by Audra T. Wenzlow, Henry T. Ireys, Bob Mann, Carol Irvin, & Judith L. Teich (20111). Psychiatric Services, 62(1): 73-78.
A central concern in the actualization of any release decision, procedure, or process is how community-sentenced, paroled, or simply released offenders connect with necessary, required, or useful community resources, including housing, employment, and financial support. In this study, researchers affiliated with the Oklahoma Department of Corrections, the U.S. Department of Health and Human Services, and Mathematica Policy Research, a private research group, examine data related to discharge planning efforts in three Oklahoma prisons that enroll seriously mentally ill parolees in Medicaid immediately, or shortly, after their release from custody.
Prisoners cannot enroll in Medicaid while incarcerated. As a result, many prisoners, including those with serious mental illness, reenter society without sufficient fiscal support. Medicaid services improve former prisoners' access to health services and undoubtedly reduce the likelihood that they will soon be incarcerated or hospitalized. Accordingly, the Oklahoma Department of Corrections and the Oklahoma Department of Mental Health and Substance Abuse established a steering committee to help remove barriers former prisoners face in obtaining Medicaid upon release. Members of this committee included representatives from the state's corrections, disability, human services, mental health, and Social Security agencies. The aim of this committee was simple: to identify Medicaid-eligible prisoners who could be enrolled on the day of their release or shortly thereafter.
In January 2007, the Oklahoma legislature appropriated funding to hire discharge managers at three state prisons to work with existing mental health treatment teams. As the authors of this article note, "The discharge managers are especially well suited to bridge the gap between prison teams and community-based services because they are employees of the state mental health agency (and therefore have credibility with community-based providers) but also have offices in the Department of Corrections facilities (and therefore have access to clinical information needed to identify the target population and provide them with disability benefit application assistance)." In particular, this discharge planning initiative identifies Medicaid-eligible prisoners 6-9 months before their release, helps them apply for federal disability benefits 4 months before their release, and assists them with other Medicaid applications 2 months before their release.
The three prisons served through this initiative were a 1400-bed medium-security men's prison, a 1000-bed maximum-security women's prison, and a 2000-bed maximum-security men's prison, each of which had one or more mental health units. The evaluation of the discharge planning services used cross-sectional and comparative data on 77 prisoners eligible for the program, and larger groups of prisoners not enrolled in the program. Diagnoses for those eligible for the program include major depression, bipolar disorder, and psychotic illness; eligibility also depended on the need for intensive treatment (although not 24-hour monitoring).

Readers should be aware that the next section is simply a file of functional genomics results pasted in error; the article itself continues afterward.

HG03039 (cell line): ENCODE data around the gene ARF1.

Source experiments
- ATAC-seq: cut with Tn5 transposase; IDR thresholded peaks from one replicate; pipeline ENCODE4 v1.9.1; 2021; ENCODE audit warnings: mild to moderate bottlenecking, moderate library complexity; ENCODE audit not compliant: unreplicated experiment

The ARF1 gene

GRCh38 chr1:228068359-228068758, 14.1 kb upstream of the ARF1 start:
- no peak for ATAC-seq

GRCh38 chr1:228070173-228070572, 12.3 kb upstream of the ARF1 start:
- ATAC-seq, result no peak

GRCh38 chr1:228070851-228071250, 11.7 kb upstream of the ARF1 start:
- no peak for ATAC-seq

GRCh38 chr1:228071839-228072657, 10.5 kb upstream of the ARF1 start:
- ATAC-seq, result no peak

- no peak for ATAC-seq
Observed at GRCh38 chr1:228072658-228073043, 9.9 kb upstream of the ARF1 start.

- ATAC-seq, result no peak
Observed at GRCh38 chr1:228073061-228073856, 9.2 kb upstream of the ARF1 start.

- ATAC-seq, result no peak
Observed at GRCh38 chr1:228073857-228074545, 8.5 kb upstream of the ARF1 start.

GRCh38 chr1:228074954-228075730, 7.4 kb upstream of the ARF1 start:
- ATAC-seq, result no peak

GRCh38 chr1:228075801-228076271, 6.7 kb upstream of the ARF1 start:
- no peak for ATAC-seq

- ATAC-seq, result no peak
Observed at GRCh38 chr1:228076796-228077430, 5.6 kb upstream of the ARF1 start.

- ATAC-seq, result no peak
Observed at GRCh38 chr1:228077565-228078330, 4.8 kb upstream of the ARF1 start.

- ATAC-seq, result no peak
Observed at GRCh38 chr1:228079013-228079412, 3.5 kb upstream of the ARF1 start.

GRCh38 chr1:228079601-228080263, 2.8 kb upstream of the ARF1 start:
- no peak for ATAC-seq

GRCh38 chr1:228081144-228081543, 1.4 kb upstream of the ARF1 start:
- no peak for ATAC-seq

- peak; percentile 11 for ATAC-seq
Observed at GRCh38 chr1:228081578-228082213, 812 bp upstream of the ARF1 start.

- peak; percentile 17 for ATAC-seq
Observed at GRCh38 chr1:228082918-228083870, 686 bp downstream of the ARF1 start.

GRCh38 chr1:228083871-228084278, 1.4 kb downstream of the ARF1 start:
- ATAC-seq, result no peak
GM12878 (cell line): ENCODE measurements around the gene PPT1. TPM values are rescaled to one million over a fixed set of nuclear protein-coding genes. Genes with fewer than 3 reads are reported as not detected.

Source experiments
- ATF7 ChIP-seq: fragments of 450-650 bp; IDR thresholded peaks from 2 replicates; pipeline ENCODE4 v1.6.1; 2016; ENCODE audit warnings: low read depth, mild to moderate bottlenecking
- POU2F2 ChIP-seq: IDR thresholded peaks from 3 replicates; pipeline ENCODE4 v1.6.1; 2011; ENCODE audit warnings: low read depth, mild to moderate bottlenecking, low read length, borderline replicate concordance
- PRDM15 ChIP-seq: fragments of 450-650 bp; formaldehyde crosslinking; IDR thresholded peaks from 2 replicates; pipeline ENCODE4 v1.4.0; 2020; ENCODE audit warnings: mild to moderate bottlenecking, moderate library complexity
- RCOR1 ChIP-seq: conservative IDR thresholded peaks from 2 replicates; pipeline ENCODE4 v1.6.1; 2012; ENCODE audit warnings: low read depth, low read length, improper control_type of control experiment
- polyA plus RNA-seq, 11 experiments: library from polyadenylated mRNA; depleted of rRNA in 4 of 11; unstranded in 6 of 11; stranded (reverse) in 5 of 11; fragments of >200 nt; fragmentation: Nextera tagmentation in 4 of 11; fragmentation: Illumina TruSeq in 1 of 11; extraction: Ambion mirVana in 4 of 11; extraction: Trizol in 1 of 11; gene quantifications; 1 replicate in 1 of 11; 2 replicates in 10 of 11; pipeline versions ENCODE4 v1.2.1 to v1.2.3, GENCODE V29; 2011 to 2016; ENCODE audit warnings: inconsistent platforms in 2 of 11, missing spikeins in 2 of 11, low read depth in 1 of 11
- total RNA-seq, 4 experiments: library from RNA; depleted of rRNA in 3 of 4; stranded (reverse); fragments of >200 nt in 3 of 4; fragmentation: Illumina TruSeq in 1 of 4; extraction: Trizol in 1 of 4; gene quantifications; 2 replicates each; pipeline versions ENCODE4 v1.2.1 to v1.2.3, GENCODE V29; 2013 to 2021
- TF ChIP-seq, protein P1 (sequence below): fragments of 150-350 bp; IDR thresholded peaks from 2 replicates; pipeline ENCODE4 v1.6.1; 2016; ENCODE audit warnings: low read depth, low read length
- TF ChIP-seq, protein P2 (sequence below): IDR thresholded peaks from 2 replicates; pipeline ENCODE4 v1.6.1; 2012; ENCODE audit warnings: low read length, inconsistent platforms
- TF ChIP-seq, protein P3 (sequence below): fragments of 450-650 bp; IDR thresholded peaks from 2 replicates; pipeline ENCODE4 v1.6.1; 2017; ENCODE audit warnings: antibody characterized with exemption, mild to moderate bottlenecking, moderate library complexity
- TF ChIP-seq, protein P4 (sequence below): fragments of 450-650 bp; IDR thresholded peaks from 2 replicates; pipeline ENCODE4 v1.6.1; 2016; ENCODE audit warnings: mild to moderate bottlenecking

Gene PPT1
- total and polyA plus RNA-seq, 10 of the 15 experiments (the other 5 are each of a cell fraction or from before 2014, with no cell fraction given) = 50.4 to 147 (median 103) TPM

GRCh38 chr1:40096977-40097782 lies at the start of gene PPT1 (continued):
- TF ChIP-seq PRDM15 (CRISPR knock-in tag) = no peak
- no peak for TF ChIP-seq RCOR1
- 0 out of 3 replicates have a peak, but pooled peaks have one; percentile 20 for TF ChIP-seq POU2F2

The program had "significant positive effects": 25% of participating prisoners were enrolled in Medicaid on the day of their release and Medicaid enrollment was increased by 15% on day of release and by 16% after 90 days. Wenzlow et al. report that "the program not only increased the likelihood of obtaining Medicaid coverage on release, but people eligible for program services were also more likely to obtain Medicaid-covered mental health care."
The authors of this study note that even new federal health care legislation (so-called "Obamacare") is unlikely to alter the situation of Medicaid-eligible prisoners who will still not be able to access these benefits while incarcerated. Therefore, for prisoners in Oklahoma and elsewhere "special efforts to enroll eligible inmates at discharge will continue to be needed to ensure that these inmates will have access to treatments and services that minimize risk of relapse and recidivism."
For further information, contact Audra T. Wenzlow, Ph.D., Mathematica Policy research, 555 S. Forrest Ave., Suite 3, Ann Arbor, MI 48104, (email) email@example.com.
This blog is funded by a contract from the National Institute of Corrections, U.S. Department of Justice. Points of view or opinions stated in this document are those of the authors and do not necessarily represent the official position or policies of the U.S. Department of Justice.